The cold blooded murders of a journalist and a scholar, who were about to publish a shocking expose on the sex trade in Sweden, are blamed on bad girl Lisbeth Salander. Salander’s life has been far from normal, continually victimized as she has been since early childhood, at the hands of both family and state. Now she’s a brilliant but psychologically damaged young woman, one who can solve Fermat’s mathematical theorem or hack into any computer system, but she is truly incapable of connecting with people. Salander emerges as a hybrid of James Bond and Dirty Harry.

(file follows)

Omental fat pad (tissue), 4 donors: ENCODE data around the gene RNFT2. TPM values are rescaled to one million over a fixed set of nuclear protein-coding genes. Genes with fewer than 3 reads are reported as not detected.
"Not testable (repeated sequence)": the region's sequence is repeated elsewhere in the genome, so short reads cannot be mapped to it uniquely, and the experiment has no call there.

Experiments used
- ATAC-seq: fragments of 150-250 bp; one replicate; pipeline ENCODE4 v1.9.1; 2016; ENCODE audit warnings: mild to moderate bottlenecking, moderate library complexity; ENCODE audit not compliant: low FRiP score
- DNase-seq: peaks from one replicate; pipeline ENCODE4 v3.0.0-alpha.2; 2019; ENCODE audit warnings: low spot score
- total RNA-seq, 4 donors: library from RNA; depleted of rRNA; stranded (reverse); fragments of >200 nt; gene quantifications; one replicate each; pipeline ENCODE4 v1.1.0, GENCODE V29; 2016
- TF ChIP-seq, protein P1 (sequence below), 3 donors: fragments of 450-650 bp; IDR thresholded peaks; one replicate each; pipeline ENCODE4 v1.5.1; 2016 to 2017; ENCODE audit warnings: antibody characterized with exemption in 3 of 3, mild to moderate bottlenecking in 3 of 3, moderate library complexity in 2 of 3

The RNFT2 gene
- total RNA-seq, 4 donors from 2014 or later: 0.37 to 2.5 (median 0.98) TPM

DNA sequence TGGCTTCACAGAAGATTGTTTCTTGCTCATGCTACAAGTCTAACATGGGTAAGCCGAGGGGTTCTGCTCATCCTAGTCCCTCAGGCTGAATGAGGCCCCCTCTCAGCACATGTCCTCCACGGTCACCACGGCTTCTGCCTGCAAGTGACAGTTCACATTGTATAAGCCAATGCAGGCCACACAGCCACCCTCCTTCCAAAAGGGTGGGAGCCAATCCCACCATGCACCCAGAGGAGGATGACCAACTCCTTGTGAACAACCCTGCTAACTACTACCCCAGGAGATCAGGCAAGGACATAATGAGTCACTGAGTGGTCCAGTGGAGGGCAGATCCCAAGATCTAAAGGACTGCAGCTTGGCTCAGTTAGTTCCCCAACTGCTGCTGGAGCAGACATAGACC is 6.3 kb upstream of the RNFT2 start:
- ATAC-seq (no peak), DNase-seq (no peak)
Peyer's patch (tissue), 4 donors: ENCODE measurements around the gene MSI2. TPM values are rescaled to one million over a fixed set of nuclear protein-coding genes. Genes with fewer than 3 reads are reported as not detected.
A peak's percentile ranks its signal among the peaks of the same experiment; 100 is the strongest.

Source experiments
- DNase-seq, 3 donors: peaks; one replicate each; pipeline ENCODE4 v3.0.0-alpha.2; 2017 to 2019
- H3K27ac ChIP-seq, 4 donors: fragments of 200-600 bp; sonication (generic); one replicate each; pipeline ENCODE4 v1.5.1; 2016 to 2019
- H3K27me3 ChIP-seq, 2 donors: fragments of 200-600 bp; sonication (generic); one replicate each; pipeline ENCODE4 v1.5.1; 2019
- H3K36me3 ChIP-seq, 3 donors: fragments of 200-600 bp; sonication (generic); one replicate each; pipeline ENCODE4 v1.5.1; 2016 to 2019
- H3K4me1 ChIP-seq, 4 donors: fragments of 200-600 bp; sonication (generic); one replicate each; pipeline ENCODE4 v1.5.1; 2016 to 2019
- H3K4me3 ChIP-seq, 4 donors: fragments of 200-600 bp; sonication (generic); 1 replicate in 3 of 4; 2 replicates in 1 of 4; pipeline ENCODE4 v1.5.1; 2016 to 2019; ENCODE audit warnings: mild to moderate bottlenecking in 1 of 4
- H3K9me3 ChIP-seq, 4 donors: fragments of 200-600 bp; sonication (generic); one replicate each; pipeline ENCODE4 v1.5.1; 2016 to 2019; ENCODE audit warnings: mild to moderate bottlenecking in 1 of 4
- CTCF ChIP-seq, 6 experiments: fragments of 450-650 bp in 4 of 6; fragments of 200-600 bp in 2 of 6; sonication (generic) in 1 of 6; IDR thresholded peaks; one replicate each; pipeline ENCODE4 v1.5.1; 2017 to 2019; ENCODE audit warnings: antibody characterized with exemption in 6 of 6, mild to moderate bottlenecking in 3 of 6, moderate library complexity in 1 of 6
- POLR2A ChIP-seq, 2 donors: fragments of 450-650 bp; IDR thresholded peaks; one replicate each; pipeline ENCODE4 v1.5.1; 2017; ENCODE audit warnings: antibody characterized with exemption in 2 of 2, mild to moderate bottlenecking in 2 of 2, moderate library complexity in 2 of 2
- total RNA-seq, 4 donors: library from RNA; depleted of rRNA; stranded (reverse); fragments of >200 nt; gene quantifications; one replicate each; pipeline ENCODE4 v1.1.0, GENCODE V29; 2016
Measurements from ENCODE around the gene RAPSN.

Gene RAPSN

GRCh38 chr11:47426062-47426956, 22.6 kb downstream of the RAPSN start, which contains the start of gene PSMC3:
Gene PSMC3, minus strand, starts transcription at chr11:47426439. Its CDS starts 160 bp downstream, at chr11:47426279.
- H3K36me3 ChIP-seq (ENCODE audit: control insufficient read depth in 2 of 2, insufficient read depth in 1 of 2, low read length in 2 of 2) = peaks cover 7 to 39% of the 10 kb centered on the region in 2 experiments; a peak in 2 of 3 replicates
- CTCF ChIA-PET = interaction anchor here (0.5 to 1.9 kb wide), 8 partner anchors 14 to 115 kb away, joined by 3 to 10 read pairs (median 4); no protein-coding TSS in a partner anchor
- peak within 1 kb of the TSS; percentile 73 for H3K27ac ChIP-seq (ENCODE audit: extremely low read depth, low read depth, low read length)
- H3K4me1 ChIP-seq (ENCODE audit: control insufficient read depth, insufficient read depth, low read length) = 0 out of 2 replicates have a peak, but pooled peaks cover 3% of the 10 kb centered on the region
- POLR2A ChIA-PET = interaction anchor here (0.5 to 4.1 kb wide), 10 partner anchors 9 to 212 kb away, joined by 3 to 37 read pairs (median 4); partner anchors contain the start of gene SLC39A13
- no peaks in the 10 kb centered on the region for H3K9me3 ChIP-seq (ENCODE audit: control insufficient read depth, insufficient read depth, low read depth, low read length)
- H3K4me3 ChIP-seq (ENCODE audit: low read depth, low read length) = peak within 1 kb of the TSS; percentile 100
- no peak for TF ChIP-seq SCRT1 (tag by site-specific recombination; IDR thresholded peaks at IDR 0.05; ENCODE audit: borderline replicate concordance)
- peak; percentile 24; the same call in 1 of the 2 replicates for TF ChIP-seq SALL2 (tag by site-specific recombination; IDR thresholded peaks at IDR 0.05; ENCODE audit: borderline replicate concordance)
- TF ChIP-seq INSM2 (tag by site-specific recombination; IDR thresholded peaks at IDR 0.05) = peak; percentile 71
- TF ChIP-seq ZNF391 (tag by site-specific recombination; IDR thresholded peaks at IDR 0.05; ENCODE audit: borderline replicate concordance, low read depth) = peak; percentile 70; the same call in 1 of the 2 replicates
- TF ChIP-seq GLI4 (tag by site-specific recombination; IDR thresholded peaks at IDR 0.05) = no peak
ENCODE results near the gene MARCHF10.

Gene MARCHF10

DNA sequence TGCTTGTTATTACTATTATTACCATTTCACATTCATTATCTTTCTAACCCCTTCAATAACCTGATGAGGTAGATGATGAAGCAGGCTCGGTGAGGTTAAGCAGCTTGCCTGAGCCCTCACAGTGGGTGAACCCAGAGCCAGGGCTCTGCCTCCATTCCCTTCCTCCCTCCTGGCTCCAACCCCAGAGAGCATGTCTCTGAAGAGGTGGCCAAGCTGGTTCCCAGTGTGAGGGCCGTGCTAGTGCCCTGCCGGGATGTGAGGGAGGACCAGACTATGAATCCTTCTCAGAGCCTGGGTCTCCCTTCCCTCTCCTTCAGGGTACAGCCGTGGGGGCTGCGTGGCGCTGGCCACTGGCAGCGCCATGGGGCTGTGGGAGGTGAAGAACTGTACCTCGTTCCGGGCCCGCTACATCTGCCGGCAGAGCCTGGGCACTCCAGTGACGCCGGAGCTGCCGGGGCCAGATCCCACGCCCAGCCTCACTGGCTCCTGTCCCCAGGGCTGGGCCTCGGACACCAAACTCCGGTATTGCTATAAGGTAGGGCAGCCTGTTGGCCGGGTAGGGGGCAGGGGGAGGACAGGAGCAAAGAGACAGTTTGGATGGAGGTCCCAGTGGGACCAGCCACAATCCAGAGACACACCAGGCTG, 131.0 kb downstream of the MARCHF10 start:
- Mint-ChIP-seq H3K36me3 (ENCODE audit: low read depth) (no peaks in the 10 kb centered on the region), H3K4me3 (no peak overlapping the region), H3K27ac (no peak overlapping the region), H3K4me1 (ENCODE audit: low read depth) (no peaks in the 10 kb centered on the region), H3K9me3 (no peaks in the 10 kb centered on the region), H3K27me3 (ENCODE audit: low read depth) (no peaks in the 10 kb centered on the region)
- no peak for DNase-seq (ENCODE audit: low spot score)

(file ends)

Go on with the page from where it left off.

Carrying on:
The murder investigation plays out in several arenas, as the police, journalist Mikael Blomkvist, and Salander herself are working independently to track down the true perpetrators of the crime. Author Larsson does a fantastic job with plot and characters, and while Salander is a veritable sociopath, as her background unfolds, it’s possible to understand her paranoia and violence. Several of her antagonists are memorable for their physical characteristics and their horrific deeds. True, there are many over-the-top sequences in this thriller, but as in the case of James Bond, the reader is willing to sacrifice a modicum of reality for the thrill of the chase. The Girl Who Played with Fire takes on repulsive villains and appalling moral issues with intelligence and aplomb, never failing to engross and entertain. Highly recommended.